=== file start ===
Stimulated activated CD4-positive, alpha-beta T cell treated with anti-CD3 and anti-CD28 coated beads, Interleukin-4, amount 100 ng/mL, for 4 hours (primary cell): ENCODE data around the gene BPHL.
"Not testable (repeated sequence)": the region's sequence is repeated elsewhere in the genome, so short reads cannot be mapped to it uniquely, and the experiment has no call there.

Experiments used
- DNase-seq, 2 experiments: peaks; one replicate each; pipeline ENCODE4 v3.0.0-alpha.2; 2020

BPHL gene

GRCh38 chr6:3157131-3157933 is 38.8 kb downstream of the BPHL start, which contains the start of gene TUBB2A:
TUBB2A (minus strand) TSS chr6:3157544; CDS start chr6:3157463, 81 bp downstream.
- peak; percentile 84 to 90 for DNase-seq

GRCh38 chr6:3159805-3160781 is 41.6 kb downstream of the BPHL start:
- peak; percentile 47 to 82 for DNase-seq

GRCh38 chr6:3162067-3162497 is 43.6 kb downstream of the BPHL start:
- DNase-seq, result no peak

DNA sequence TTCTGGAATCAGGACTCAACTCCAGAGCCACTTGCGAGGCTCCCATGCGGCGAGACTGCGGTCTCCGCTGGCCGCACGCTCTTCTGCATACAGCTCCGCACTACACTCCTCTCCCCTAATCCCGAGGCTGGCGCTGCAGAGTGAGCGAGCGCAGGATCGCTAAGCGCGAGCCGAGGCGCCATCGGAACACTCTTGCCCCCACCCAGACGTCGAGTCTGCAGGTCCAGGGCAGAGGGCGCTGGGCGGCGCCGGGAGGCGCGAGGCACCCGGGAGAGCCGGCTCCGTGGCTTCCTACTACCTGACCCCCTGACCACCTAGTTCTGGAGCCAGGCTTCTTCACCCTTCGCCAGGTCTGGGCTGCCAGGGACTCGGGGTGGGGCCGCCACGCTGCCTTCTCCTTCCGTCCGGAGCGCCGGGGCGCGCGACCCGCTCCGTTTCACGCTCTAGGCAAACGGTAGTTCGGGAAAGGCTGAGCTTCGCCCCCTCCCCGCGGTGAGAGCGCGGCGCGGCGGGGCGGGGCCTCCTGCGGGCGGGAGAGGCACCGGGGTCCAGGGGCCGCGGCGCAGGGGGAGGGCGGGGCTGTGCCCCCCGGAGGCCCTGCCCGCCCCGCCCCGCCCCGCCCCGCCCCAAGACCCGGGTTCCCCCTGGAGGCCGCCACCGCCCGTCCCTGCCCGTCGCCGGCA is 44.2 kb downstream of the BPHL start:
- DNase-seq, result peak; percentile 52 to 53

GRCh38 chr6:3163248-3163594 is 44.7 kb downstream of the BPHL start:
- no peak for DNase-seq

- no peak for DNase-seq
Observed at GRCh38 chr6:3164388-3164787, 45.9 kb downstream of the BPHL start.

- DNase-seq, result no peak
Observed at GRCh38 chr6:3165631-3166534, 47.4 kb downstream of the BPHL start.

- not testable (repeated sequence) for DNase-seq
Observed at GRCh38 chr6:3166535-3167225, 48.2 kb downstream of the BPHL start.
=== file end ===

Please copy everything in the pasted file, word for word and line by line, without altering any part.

Stimulated activated CD4-positive, alpha-beta T cell treated with anti-CD3 and anti-CD28 coated beads, Interleukin-4, amount 100 ng/mL, for 4 hours (primary cell): ENCODE data around the gene BPHL.
"Not testable (repeated sequence)": the region's sequence is repeated elsewhere in the genome, so short reads cannot be mapped to it uniquely, and the experiment has no call there.

Experiments used
- DNase-seq, 2 experiments: peaks; one replicate each; pipeline ENCODE4 v3.0.0-alpha.2; 2020

BPHL gene

GRCh38 chr6:3157131-3157933 is 38.8 kb downstream of the BPHL start, which contains the start of gene TUBB2A:
TUBB2A (minus strand) TSS chr6:3157544; CDS start chr6:3157463, 81 bp downstream.
- peak; percentile 84 to 90 for DNase-seq

GRCh38 chr6:3159805-3160781 is 41.6 kb downstream of the BPHL start:
- peak; percentile 47 to 82 for DNase-seq

GRCh38 chr6:3162067-3162497 is 43.6 kb downstream of the BPHL start:
- DNase-seq, result no peak

DNA sequence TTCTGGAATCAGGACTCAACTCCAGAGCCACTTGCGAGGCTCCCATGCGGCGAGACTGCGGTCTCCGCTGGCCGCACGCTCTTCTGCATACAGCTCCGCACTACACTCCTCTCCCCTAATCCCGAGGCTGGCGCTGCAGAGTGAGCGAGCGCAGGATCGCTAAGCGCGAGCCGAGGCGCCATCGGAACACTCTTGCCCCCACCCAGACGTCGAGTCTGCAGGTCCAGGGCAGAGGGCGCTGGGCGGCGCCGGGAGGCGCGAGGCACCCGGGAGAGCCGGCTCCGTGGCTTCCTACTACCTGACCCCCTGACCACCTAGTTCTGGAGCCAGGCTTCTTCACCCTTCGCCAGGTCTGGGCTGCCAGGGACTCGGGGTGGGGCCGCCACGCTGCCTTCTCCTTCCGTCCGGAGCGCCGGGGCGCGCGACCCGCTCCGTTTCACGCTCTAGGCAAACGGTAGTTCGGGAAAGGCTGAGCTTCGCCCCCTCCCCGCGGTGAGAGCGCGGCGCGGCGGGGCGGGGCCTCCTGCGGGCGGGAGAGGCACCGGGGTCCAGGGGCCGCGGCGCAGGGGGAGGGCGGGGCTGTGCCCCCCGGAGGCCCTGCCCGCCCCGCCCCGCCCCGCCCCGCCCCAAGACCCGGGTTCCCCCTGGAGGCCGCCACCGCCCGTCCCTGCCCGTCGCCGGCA is 44.2 kb downstream of the BPHL start:
- DNase-seq, result peak; percentile 52 to 53

GRCh38 chr6:3163248-3163594 is 44.7 kb downstream of the BPHL start:
- no peak for DNase-seq

- no peak for DNase-seq
Observed at GRCh38 chr6:3164388-3164787, 45.9 kb downstream of the BPHL start.

- DNase-seq, result no peak
Observed at GRCh38 chr6:3165631-3166534, 47.4 kb downstream of the BPHL start.

- not testable (repeated sequence) for DNase-seq
Observed at GRCh38 chr6:3166535-3167225, 48.2 kb downstream of the BPHL start.